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22/04/2019 Azure Pipelines Building GitHub Repositories By Example - CodeProject

Azure Pipelines Building GitHub Repositories By Example


Florian Rappl, 4 Mar 2019

We look at Azure Pipelines and how it can be used to add a flexible CI/CD process for any GitHub repository within minutes.

Introduction
Background
Integrating Azure Pipelines in GitHub
YAML or Not to YAML?
Deploy GitHub Pages with Azure Pipelines

Step 1 - Get a GitHub PAT


Step 2 - Variables
Step 3 - Pipeline YAML

Monorepo Workflows Based on Lerna with Azure Pipelines


Points of Interest
History

Introduction
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Last year, Microsoft decided to give its Team Foundation Service, Visual Studio Online, Visual Studio Team Services a new branding:
Azure DevOps was born. One of the great marketing tools here was the introduction of some subproducts (formerly known as
functionalities of the real product) like Azure Boards (managing issues) or Azure Repos (source code repositories). Another one was
Azure Pipelines, which consists of build jobs and release definitions. This is the CI/CD solution Microsoft offers as a service.

A real cool pitch for using Azure Pipelines is the "use free" advertisement. In short, it allows us to use up to 10 parallel running build
jobs for our own projects. I guess I don't have to tell you that this is a quite good offer. Indeed, there are many CI/CD providers on
the market (offering a free service for open-source projects), but none of them is giving us (for non-open-source-projects) that kind
of firepower.

To make the free-to-use pitch even better, Microsoft embedded Azure Pipelines quite well in one of their latest (and from their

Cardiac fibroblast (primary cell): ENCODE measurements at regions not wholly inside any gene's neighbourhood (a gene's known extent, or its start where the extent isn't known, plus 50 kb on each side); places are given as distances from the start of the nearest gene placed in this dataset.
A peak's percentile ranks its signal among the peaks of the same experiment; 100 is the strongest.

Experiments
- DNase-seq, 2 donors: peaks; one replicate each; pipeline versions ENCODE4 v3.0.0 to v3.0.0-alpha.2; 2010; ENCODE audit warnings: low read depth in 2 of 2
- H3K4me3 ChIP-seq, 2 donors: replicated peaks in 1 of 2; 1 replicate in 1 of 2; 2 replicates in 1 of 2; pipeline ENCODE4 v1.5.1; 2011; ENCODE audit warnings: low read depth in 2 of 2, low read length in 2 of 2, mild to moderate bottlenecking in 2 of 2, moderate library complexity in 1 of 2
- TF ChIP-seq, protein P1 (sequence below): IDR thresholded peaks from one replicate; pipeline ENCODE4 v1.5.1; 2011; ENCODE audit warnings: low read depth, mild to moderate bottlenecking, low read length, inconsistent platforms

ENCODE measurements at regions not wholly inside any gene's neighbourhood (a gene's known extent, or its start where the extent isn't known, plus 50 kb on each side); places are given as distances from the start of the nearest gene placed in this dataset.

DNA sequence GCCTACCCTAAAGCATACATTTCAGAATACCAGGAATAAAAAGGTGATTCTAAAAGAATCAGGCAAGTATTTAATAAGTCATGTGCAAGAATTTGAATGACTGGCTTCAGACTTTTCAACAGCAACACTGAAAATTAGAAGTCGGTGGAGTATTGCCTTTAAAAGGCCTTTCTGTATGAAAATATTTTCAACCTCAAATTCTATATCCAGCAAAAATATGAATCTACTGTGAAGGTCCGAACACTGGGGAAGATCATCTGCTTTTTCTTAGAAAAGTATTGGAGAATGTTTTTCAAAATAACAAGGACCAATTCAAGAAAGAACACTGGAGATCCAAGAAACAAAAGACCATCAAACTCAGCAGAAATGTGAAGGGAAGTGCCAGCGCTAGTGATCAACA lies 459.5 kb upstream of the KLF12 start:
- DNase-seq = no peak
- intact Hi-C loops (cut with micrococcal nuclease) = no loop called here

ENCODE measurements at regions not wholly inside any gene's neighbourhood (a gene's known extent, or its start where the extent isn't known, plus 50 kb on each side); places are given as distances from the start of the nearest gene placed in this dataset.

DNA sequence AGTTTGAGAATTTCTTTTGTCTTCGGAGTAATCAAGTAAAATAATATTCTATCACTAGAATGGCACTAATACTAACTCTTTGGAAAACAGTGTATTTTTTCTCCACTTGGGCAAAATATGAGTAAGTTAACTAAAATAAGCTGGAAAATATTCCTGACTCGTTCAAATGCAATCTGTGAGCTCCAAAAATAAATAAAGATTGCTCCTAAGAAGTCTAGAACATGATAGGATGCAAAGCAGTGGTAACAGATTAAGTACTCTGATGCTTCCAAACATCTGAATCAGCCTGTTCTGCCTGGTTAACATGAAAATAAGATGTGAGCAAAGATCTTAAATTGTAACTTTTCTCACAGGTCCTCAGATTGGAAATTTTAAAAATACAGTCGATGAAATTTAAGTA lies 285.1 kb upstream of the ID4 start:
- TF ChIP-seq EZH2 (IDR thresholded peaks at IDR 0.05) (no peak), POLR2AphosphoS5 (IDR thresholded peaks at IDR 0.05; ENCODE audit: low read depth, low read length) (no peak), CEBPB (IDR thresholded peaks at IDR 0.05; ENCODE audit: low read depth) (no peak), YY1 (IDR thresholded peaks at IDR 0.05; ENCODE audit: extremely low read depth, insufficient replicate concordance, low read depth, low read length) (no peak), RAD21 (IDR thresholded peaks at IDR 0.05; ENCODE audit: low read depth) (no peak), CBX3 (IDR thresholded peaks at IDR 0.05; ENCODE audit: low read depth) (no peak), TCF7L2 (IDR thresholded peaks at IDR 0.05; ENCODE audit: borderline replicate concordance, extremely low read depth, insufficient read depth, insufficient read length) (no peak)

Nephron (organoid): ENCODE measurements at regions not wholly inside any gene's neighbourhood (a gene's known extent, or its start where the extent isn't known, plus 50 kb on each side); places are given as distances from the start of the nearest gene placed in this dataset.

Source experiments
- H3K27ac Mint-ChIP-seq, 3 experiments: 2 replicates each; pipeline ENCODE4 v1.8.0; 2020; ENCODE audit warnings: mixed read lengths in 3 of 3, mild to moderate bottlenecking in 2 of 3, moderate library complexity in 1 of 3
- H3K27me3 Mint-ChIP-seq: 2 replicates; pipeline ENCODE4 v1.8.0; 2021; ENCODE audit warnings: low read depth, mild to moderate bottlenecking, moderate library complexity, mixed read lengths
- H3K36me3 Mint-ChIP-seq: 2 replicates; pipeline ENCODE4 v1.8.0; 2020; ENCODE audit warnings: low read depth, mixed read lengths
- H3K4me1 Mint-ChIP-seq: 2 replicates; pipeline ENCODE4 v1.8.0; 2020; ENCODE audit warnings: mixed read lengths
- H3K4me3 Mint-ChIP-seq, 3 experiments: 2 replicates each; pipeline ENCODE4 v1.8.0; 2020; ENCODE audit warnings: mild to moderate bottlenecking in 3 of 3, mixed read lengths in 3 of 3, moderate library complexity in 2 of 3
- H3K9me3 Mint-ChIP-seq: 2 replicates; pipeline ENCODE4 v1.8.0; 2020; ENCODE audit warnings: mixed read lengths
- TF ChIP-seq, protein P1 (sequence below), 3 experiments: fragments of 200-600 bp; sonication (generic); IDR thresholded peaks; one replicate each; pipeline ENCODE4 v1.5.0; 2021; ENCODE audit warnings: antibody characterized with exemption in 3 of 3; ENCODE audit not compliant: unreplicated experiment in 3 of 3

strategy point of view, most precious) acquisitions: GitHub.

In this article, I want to introduce to you how the Azure Pipelines - GitHub integration works and what you can do with it. We will
play with three kind of different scenarios and see how some edge cases can be solved. This article is not an introduction to Azure
Pipelines, nor to GitHub.

Background
I've been using TFS for a quite long time. When VSO came up (the first product to include the new Monaco editor, which later
became the heart of VS Code, which is the editor eating the world right now) I was instantly sold. Nevertheless, it was very TFS-
heavy from a user perspective and maybe not placed so well on the market. In the end, it failed to deliver.

Microsoft was trying a lot to improve the adoption of this product, but was eventually falling behind the competition. In the end
with VSTS (Visual Studio Team Services), Microsoft (from my point of view) achieved a turn around. Even though the product was in
every area one step behind a competitor, overall it was certainly (maybe next to GitLab) the most well-rounded and usable solution
on the market. I used it heavily in two companies where I was responsible for the architecture of a large scale project and the
product itself delivered. Yes, there have been cases where it felt not like we have been empowered by the tool, but overall it
delivered. With the introduction of Azure DevOps, the design and the overall experience improved even more.

I host quite a lot of projects on GitHub (I would not consider myself a power user, even though I guess I am using it quite regularly /
heavily) and I almost always try to bring in some CI/CD to avoid having to know how to release something in the future. After all,
just pushing to master (or making a PR there with an eventual review) should be sufficient to create a new release. Previously, I
used things like Travis CI (mostly Node.js / JS projects) and AppVeyor (mostly for .NET / C# projects) to bring open-source projects
to sanity. With Azure Pipelines, a new charming way was offered so I could not resist.

Integrating Azure Pipelines in GitHub


There are two major ways to integrate Azure Pipelines in GitHub (or vice versa depending on your point of view). The first way is via
GitHub. In the market place, we find Azure Pipelines (search for it!). We then have to give this application access to our repositories.
Don't worry, you can actually revoke any access. New organizations are not automatically given access, so you will eventually need
to visit these OAuth settings anyway, but we come to that in a bit.